Why ideas are important and what they do to you.

 In 1911, Robert Falcon Scott and Roald Amundsen, prominent explorers in the heroic age of Antarctic expedition were in a much publicized race to reach the South Pole. The world watched as two teams led faced some of the most difficult natural conditions including temperatures as low as -82.8°C. For various motivations, each wanted to get there first, to win for country, to be the first man to conquer the South Pole.

As we have in the world of business today, many risks were taken, sacrifices endured in a bid to make good their promise to investors who had been sold the idea that the impossible could be achieved. There is the idea that humanity can, against all odds beat the circumstances, however challenging they might be and in the South Pole expedition, each team wanted prove this by being the first to cross the finish line.

At the beginning, each team wanted to win and was ready to put in the requisite effort. There had to be sufficient planning for the expedition else neither would make it back alive. There were comparisons as to who was the better leader, who was going to make it first and, per a Harvard Business Review article, who had better prior experience. In retrospect we know how both men ended their quest. Roald Amundsen made it first. Robert Falcon Scott didn’t.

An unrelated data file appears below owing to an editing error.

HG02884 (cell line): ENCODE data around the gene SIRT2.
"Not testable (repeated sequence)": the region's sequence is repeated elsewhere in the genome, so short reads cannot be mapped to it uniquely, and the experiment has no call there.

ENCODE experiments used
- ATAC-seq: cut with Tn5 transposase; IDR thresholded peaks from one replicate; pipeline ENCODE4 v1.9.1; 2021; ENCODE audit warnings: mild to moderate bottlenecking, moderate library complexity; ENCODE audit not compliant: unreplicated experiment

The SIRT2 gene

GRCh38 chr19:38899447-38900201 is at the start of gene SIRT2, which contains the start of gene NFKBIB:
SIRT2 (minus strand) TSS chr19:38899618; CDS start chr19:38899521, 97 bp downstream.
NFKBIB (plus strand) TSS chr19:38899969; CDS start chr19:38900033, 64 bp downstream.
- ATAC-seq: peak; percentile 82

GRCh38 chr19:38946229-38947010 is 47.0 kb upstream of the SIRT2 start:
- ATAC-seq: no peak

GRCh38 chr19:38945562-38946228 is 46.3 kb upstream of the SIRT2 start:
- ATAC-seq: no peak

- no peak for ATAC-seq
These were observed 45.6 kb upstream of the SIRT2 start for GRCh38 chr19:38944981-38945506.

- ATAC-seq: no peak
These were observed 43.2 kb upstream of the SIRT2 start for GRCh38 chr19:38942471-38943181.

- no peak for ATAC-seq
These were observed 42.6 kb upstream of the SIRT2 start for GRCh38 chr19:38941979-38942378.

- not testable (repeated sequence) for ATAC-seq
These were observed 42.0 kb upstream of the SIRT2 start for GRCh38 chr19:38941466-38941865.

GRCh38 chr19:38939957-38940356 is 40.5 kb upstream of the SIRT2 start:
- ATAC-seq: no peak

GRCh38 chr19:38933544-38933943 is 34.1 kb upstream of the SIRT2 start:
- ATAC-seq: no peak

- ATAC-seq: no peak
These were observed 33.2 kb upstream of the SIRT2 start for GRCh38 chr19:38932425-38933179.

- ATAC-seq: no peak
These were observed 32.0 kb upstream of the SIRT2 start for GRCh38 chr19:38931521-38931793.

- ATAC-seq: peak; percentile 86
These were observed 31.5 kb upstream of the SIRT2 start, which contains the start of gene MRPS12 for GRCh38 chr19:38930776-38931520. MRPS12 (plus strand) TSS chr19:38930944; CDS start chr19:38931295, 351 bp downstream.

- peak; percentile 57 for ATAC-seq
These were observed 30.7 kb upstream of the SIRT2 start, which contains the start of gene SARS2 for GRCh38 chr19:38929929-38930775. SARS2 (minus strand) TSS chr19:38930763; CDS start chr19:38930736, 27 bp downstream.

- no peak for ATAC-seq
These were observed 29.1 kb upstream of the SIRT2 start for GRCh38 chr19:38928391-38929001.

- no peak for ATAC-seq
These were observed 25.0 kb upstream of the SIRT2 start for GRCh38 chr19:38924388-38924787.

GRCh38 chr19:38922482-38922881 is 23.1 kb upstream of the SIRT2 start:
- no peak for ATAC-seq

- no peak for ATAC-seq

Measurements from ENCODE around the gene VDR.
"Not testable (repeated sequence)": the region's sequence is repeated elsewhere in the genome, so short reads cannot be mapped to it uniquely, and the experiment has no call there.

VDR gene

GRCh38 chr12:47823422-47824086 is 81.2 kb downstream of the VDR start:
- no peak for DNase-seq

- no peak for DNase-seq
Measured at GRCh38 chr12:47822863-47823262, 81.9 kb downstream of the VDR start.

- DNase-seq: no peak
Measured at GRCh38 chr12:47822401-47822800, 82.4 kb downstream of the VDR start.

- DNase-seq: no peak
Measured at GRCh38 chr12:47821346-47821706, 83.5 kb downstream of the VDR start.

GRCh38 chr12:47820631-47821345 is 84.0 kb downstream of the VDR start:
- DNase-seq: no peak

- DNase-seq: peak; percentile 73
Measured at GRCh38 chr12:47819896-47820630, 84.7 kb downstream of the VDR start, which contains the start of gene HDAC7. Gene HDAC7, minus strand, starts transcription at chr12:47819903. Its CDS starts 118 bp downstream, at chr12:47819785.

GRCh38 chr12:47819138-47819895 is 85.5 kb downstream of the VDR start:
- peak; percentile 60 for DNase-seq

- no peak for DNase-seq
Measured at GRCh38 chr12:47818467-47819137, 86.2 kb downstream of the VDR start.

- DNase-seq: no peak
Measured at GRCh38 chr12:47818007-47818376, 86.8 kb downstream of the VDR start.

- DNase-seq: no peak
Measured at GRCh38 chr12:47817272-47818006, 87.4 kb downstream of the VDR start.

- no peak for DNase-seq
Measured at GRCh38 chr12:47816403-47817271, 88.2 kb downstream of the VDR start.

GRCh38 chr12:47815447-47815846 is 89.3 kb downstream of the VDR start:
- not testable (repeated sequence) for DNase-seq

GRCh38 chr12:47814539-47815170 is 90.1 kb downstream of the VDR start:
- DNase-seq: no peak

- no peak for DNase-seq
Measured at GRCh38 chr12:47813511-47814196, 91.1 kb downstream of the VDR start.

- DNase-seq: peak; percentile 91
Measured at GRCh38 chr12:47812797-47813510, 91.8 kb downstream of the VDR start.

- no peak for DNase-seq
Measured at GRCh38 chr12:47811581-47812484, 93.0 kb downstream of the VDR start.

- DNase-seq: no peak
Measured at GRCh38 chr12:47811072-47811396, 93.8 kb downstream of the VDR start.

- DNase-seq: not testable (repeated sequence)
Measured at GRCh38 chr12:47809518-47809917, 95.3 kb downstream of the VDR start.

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Historians agree that Roald used a better tested strategy combining focus on a singular objective (to get to the south pole first), the right tools, well-bred dogs and well-suited hands with rations painstakingly planned ahead of the trip. It is also said that he used tools and hands more familiar with him and also with expeditions of this kind. And after he won, it was on to the next challenge.

Robert Falcon Scott by some accounts is said to have underestimated the enormity of the task, had a much wider scope for the expedition (including picking up rocks for scientific research) and didn’t research in sufficient detail what it would take to succeed. This led to needless suffering over an extended period of time, and the eventual loss of his life and those who he led. From this we see that it is useful to have a healthy respect for the challenges of the journey to the goals we have set.